Dogs of the Dow

The Dogs of the Dow is an investment strategy popularized by Michael B. O’Higgins in 1991 and the official Dogs of the Dow website,[1] which proposes that an investor annually select for investment the ten Dow Jones Industrial Average (DJIA) stocks whose dividend is the highest fraction of their price. Under other analysis these stocks would be considered “dogs”, or undesirable, but the Dogs of the Dow strategy proposes these same stocks have the potential for substantial increases in stock price plus relatively high dividend payouts.


Selecting some components of the DJIA is not a new idea. An article by H. G. Schneider was published in The Journal of Finance in 1951, based on selecting stocks by their price–earnings ratio.[2]


Proponents of the Dogs of the Dow strategy argue that the blue-chip companies that make up the Dow Jones Industrial Average are better able to withstand market and economic downturns and maintain their high dividend yield due to their access to credit markets, ability to hire top level management, ability to acquire dynamic companies, etc. Since a high yield often occurs after a significant stock price decline, a high dividend relative to stock price for a blue-chip company tends to suggest that the stock may be a reasonable value with the potential for the stock price to rebound in conjunction with a high dividend payout.

Under this model, an investor annually reinvesting in high-yield, Dow companies has the potential to out-perform the overall market. The data from Dogs of the Dow[3] suggests that this has been the case since the turn of the century. The logic behind this is that a high-dividend yield suggests both that the stock is oversold and that management believes in its company’s prospects and is willing to back that up by paying out a relatively high dividend. Investors are thereby hoping to benefit from both above-average stock-price gains as well as a relatively high quarterly dividend.

Due to the nature of the concept, the Dogs of the Dow will likely not cover all market sectors. For example, the ten stocks that belonged to the 2019 Dogs of the Dow list came from only seven sectors, including technology, energy, and healthcare,[4] in contrast to the S&P 500 Index which covers eleven sectors.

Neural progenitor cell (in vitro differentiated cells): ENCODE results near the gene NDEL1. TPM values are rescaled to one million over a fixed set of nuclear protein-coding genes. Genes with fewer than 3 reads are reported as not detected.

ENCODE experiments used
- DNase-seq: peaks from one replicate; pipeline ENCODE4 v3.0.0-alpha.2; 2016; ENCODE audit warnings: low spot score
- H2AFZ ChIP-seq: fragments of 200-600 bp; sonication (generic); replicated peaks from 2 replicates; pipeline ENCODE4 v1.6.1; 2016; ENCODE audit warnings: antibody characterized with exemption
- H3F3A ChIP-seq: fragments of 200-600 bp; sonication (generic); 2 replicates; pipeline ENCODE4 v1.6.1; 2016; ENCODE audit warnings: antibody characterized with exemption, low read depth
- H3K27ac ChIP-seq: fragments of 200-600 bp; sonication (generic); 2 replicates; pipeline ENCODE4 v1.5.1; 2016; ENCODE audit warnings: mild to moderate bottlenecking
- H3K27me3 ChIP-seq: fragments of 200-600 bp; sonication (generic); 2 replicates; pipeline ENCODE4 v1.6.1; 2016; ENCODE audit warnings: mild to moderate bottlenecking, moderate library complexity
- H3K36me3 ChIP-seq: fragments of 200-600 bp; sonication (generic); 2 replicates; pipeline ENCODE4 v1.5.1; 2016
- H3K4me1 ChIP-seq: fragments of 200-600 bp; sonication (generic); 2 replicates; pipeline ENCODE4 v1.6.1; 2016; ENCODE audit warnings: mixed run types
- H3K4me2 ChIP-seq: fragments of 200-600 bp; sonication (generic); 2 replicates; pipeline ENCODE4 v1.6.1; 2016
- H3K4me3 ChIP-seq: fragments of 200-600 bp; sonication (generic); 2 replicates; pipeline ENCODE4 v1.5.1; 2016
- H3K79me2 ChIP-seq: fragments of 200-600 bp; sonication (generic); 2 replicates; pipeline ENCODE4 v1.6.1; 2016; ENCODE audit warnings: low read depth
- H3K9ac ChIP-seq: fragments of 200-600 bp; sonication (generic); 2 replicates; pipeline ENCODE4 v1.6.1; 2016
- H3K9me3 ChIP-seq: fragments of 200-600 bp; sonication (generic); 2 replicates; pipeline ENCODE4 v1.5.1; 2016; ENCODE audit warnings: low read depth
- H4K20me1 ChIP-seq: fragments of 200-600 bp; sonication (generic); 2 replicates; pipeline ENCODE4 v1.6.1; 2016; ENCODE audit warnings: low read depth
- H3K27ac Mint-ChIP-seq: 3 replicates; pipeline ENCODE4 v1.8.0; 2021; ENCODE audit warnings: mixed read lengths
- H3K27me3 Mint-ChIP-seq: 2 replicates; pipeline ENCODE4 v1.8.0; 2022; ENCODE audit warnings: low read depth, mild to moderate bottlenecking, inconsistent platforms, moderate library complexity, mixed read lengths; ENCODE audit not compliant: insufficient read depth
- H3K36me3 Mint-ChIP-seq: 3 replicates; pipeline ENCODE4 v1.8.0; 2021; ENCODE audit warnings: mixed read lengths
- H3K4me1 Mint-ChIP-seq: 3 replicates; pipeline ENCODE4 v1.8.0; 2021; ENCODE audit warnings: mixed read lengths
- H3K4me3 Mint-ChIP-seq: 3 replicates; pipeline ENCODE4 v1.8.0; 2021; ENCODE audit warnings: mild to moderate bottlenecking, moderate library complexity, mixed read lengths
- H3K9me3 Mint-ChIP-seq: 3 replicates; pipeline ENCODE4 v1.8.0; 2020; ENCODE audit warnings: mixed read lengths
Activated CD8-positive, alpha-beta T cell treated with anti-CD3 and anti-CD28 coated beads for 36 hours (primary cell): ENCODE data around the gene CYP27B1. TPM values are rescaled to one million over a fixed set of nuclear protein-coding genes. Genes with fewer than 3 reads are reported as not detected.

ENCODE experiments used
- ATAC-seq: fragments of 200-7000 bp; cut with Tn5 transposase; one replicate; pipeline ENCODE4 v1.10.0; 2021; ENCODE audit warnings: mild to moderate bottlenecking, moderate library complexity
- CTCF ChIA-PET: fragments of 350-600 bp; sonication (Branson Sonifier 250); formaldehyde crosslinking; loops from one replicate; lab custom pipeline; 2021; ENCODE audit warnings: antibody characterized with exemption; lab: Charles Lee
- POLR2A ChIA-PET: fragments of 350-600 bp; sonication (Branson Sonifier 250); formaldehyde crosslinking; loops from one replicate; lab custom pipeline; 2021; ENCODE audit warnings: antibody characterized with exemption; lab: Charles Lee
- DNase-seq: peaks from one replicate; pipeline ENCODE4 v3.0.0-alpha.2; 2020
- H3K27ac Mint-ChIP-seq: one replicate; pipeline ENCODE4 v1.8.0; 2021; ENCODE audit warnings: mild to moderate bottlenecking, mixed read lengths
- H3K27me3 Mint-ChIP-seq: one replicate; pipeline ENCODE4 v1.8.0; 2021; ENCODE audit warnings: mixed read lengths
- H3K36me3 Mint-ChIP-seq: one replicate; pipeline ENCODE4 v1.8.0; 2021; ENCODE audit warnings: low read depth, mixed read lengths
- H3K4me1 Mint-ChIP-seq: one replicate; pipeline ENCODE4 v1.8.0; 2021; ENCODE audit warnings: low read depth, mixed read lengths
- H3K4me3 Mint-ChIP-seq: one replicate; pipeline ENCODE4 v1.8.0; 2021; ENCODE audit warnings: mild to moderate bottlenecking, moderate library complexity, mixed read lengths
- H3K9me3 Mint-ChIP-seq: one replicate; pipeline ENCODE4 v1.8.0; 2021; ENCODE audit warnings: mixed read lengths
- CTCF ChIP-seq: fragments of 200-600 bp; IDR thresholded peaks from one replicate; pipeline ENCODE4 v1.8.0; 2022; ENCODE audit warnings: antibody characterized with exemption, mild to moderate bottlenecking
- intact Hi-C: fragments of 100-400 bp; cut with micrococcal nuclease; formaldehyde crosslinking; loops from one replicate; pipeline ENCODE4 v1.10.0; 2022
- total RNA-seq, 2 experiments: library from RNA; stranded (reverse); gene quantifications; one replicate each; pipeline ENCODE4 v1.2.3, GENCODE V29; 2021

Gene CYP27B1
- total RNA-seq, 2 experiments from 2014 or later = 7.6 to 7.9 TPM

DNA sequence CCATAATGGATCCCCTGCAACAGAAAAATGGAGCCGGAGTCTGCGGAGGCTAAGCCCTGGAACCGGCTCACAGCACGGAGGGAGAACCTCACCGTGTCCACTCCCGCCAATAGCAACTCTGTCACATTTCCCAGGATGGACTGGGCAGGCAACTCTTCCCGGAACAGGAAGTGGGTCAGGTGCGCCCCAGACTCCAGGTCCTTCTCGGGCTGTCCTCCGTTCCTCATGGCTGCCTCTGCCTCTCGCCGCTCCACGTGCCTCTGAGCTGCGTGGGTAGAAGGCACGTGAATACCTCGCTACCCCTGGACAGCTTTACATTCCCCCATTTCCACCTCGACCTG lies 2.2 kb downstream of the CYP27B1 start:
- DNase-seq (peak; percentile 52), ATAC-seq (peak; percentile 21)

O’Higgins and others back-tested the strategy as far back as the 1920s and found that investing in the Dogs consistently outperformed the market as a whole. Since that time, the data shows that the Dogs of the Dow as well as the popular variant, the Small Dogs of the Dow, have performed well.

For example, for the twenty years from 1992 to 2011, the Dogs of the Dow matched the average annual total return of the DJIA (10.8 percent) and outperformed the S&P 500 (9.6 percent).[1]

The Small Dogs of the Dow, which are the five lowest-priced Dogs of the Dow, outperformed both the Dow and S&P 500 with an average annual total return of 12.6 percent.[3]

When each individual year is reviewed, it is clear that both the Dogs of the Dow and Small Dogs of the Dow did not outperform each and every year. In fact, the Dogs of the Dow and Small Dogs of the Dow struggled to keep up with the Dow during latter stages of the dot-com boom (1998 and 1999) as well as during the financial crisis (2007–2009).[1] This suggests that an investor would be best served by viewing this as a longer-term strategy by giving this portfolio of stocks time to recover in case of a rare-but-extreme economic event (e.g., dot-com boom, financial crisis).


On January 8, 2014, John S. Tobey wrote an article in Forbes magazine where he criticized the Dogs. He said that it should use price weighting, instead of equal weighting, because that is what the DJIA uses. He said that, for the year 2013, using the price weighting the Dogs would have returned less, rather than more, than the DJIA. He suggested that it is too simple and it should use more factors such as dividend–payout ratio, growth of cash and earnings, price performance, and many other things. However, he did not say how to combine these into a strategy. He also criticized it for back-testing (although the method was published in 1991). He also said that the strategy would not work well for 2014.[5]


  1. ^ Jump up to:ab c “‘Official Dogs of the Dow website'”. Dogs of the Dow –
  2. ^Staff (undated). “‘Dogs of the Dow’ and the ‘Foolish Four'”. Retrieved May 11, 2016.
  3. ^ Jump up to:ab “Dog Years – Dogs of the Dow Performance (2000 – Today)”.
  4. ^“Dogs of the Dow 2019”.
  5. ^Tobey John S. (January 8, 2014). “Ditch ‘Dogs of the Dow’ – The Mutts Have Bad Genes, Improper Breeding and False Papers”. Forbes. Retrieved May 11, 2016.

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